April was not pretty for the housing market. Existing home sales were down 17.8% month-over-month and 17.2% year-over-year, according to the latest data from the National Association of Realtors. That’s the slowest sales rate since September 2011.
No buying means no moving which means inventory continues to struggle. According to the NAR, the supply of homes is at 1.47 million units, a 19.7% drop annually. That is the lowest inventory for April–ever. Because homes are more scarce, the prices are also on the rise. The median price for a home in April was $286,800, an increase of 7.4% year-over-year.
The other issue, caused in large part by COVID-19, is a slowdown in construction. The Commerce Department’s numbers show that housing starts hit a five-year low in April. Permits for future construction dropped by 20.8%.
However, despite all of the bad in April, May is starting off strong. Week-over-week, mortgage applications are up 6% according to the Mortgage Bankers Association. The data shows that home purchases were down 1.5% compared to this week last year. But, just a few weeks ago, that deficit was 35%, meaning buyers are coming back and fast.
Joel Kan, the MBA’s Chief Economist, noted which loans are seeing the biggest bounceback. “Applications for home purchases continue to recover from April’s sizable drop and have now increased for five consecutive weeks,” said Kan. “Government purchase applications, which include FHA, VA, and USDA loans, are now 5 percent higher than a year ago, which is an encouraging turnaround after the weakness seen over the past two months.”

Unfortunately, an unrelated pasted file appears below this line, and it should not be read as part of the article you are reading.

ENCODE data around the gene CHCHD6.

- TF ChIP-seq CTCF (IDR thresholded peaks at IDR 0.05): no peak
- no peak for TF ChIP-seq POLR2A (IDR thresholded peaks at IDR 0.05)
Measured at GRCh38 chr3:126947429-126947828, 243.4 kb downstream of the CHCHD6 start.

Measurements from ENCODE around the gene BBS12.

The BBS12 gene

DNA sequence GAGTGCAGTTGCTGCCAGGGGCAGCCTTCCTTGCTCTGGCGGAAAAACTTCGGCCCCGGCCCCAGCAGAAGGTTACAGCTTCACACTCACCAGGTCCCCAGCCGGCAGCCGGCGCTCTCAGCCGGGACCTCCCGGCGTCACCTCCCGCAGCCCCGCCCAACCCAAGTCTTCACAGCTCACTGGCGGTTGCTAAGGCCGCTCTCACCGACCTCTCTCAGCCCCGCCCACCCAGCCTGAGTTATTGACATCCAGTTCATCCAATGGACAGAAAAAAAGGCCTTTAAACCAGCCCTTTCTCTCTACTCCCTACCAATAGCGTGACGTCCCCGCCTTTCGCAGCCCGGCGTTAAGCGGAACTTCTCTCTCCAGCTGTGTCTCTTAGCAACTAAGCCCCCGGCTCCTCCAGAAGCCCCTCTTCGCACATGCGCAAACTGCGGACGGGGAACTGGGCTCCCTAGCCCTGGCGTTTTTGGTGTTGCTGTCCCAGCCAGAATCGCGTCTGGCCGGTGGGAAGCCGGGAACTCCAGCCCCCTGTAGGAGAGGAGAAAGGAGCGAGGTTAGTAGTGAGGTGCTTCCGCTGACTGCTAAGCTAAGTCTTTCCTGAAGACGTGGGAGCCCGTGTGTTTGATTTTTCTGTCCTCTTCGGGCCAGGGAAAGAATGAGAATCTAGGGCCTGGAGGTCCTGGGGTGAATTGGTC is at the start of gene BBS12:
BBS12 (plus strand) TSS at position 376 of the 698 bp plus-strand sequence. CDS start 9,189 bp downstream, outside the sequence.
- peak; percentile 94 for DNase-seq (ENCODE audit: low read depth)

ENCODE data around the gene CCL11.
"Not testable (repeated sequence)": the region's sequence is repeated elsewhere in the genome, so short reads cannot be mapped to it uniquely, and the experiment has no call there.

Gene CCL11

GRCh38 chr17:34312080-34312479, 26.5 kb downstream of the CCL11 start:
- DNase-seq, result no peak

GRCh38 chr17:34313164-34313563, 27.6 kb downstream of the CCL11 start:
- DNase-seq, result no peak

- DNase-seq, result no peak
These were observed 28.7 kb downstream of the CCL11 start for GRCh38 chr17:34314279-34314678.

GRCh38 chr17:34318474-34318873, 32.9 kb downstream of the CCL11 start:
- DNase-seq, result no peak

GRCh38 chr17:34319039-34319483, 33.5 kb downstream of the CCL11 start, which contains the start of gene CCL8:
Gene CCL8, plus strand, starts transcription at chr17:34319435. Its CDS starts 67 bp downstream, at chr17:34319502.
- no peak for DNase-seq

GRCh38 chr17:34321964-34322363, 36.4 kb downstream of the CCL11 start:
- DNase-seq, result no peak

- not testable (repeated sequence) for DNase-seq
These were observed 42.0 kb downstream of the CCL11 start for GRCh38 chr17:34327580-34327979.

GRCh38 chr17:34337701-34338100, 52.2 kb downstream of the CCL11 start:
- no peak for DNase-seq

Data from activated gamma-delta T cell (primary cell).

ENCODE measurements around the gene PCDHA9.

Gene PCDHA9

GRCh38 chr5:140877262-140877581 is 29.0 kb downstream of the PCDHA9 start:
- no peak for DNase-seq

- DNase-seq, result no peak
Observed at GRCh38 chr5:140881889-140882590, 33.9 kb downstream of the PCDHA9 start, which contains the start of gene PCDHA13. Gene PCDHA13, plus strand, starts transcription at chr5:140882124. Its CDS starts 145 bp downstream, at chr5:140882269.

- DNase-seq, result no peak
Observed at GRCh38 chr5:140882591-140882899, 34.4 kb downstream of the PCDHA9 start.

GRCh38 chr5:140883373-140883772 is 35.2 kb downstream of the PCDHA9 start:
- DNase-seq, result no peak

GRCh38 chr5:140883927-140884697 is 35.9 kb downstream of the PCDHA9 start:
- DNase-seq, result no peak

Helping the surge, states reopening notwithstanding, are historically low interest rates. For the fourth consecutive week, the Freddie Mac average for a 30-year fixed-rate mortgage stayed below 3.30%. This week’s average for a 30-year fixed-rate mortgage was 3.24%.
What will likely give another boost to purchases and refinances is new guidance from Fannie Mae and Freddie Mac. The GSEs announced borrowers need to show just three consecutive payments after their forbearance period ends to be allowed to refinance or buy a new home. Before then, the requirement was up to one full year of payments before being allowed to modify a loan.
More than four million borrowers are currently in forbearance, and that’s just the start. Mortgage delinquencies nearly doubled in April, moving from 3.39% to 6.45% for the month according to Black Knight. The research group says that’s the biggest jump in its records.
Bankruptcy, economic detriment to low-income households and the potential for a second wave of COVID-19 are the possibilities weighing heavy on the Federal Open Market Committee members. The FOMC meeting minutes released this week show just how uncertain members are.
The summary noted, “In this scenario, a second wave of the coronavirus outbreak, with another round of strict restrictions on social interactions and business operations, was assumed to begin around year-end, inducing a decrease in real GDP, a jump in the unemployment rate, and renewed downward pressure on inflation next year.”
The Labor Department shared more dismal news this week, as more than 2 million more Americans filed an initial claim of unemployment. That brings the total to more than 38 million Americans filing initial claims during the COVID-19 pandemic.
Continuing claims for unemployment, meaning a person who has filed for two weeks or more in a row, went up by more than 2.5 million over the last week. That brings the total of continuing claims past 25 million for the week ending May 9. The four-week moving average of continuing claims sits just above 22 million.
The jobless claims data pushed markets lower Thursday, with the Dow dropping a little more than 100 points to end trading. However, the markets were up 2.6% for the week due to positive sentiment as states continued to reopen economies and boost business earnings. Increasing tension between the United States and China, along with a sanction on Hong Kong by China, caused Dow futures to dip Friday morning.
Treasury yields were down only slightly Thursday as the unemployment data was released. The yield on the 10-year note was trading at 0.68% in early Friday hours, with the 30-year yield trading at 1.4%.